White Sox faring poorly in history
BY DARYL VAN SCHOUWEN firstname.lastname@example.org August 3, 2013 11:26PM
How bad is baD?
Worst teams in White Sox history:
1932 49-102 .325
1948 51-101 .336
1970 56-106 .346
1934 53-99 .349
1931 56-97 .366
2013 40-68 .370*
1929 59-93 .388
1950 60-94 .390
1976 64-97 .398
1921 62-92 .403
1949 63-91 .409
1968 67-95 .414
1969 68-94 .420
1989 69-92 .429
1924 66-87 .431
*54 games left
Updated: September 5, 2013 7:07AM
DETROIT — The White Sox had the last laugh after a major-league scout warned before the 2012 season that they might lose 100 games. They finished 85-77.
Turns out the scout’s prophecy was only a year off. And if you consider this year’s roster wasn’t much different before general manager Rick Hahn began dismantling it last month, maybe the scout was on to something.
The only thing the 2013 Sox (40-68) are on to is a backpedaling chase to catch the worst teams in a franchise history that dates to 1901. Their lowly win percentage, which fell to .370 after a 3-0 loss Saturday night to the Detroit Tigers, the team’s season-high ninth in a row, would rank sixth among all-time-worst Sox teams. The record for losses, 106, belongs to the 1970 team; the record for worst win percentage belongs to the 1932 team that went 49-102 (.325) in the era before the 162-game schedule.
There is a silver lining. The Sox trail the Houston Astros (36-73) by five losses for the first pick in the 2014 draft, and early indications are it will be a good year to own a top-two pick, which Hahn would treasure when next June rolls around.
The consensus best college prospect is North Carolina State left-hander Carlos Rodon, he of the mid-to-upper-90s fastball and putaway slider. As a freshman in 2012, Rodon was a finalist for the Golden Spikes Award, given to college baseball’s best player. The top high school player is Clovis (Calif.) High School shortstop Jacob Gatewood, a 6-5, 190-pound phenom who put on quite a home-run exhibition on Home Run Derby night at the All-Star Game. Gatewood also throws 92 mph off the pitcher’s mound.
Also projected in the top five at this early stage: Vanderbilt right-hander Tyler Beede, Louisville right-hander Nick Burdi, California high school catcher Alex Jackson and Florida high school pitcher/shortstop Nicholas Gordon.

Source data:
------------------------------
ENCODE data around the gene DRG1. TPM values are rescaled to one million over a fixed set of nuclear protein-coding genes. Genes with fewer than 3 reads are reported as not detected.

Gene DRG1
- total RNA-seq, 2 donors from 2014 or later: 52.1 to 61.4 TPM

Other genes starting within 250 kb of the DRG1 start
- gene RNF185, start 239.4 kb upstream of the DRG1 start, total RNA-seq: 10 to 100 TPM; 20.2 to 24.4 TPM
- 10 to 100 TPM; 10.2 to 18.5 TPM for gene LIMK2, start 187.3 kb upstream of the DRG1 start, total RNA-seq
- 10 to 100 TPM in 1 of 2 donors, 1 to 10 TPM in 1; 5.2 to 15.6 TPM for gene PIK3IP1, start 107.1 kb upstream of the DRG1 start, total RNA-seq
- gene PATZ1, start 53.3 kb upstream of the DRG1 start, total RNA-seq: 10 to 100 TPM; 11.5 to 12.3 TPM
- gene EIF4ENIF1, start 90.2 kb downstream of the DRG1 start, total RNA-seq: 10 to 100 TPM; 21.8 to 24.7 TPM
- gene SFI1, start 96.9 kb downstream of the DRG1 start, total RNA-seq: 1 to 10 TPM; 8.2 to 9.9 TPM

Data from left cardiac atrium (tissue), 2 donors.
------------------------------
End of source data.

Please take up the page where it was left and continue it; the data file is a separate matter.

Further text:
Since they were 24-24 on May 26, the Sox are playing worse than any team in baseball, and if that trend isn’t reversed in the last 54 games, they’ll make a run at picking first. Since May 26, they’re 16-44 for a .267 win percentage.
The players and coaching staff, of course, care nothing about a top pick.
“I’ve been on some bad teams,’’ said Adam Dunn, who played on five that lost 90 or more, including one that lost 100, “but . . . this really is unbelievable. I know we have guys who can hit; I know we have guys who can pitch. For us to be doing what we’re doing, there’s no excuse.’’
Dunn was quiet but visibly upset after the game.
“It’s the same story every night,’’ he said. “We try to improve, and we haven’t.
“Hopefully, pride kind of takes over. The thing that’s frustrating is we have guys in the cage doing early hitting every day, and we’re just not getting it done.’’
Saturday’s loss had a familiar ring. John Danks allowed three runs — on solo homers by Torii Hunter, Jhonny Peralta and Jose Iglesias — and got no support from a lineup facing All-Star Game starter Max Scherzer (16-1). During the nine-game skid, Sox starters own a collective ERA of 2.72. Their hitters have supplied more than two runs in two of those games.
Danks (2-9, 4.52 ERA) allowed six hits and one walk and struck out six.
Asked how to escape this downward spiral, manager Robin Ventura said, “Cross home plate.’’
“You’re never numb to it,’’ he said of the losing. “I don’t think that’s the word. You just get frustrated, and you wait for it to turn. When you struggle [and] your frustration sets in, you still have to be able to block it out and play.’’